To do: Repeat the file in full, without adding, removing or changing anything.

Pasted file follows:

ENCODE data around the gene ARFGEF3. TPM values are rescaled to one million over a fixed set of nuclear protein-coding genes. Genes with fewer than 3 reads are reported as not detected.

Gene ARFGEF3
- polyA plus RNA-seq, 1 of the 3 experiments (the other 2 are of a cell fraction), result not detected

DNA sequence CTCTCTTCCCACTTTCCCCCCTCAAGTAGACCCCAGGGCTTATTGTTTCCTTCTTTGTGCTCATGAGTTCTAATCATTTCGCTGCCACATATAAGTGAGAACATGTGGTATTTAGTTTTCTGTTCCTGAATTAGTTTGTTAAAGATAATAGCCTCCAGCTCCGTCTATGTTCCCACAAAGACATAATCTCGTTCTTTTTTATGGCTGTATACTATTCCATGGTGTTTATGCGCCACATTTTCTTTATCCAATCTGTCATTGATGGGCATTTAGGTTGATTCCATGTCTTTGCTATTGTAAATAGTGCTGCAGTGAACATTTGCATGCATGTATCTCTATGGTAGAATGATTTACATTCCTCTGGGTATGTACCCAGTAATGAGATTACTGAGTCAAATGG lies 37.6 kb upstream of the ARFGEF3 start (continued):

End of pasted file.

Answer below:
ENCODE data around the gene ARFGEF3. TPM values are rescaled to one million over a fixed set of nuclear protein-coding genes. Genes with fewer than 3 reads are reported as not detected.

Gene ARFGEF3
- polyA plus RNA-seq, 1 of the 3 experiments (the other 2 are of a cell fraction), result not detected

DNA sequence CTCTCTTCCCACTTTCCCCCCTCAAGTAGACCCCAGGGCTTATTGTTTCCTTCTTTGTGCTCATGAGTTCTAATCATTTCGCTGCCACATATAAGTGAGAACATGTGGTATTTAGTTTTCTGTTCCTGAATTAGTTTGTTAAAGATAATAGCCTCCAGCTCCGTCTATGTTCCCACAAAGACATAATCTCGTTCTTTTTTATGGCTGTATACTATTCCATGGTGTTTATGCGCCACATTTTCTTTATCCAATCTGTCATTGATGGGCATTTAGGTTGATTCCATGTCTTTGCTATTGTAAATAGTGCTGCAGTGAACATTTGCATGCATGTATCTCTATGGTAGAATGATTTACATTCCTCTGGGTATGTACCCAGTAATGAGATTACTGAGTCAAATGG lies 37.6 kb upstream of the ARFGEF3 start (continued):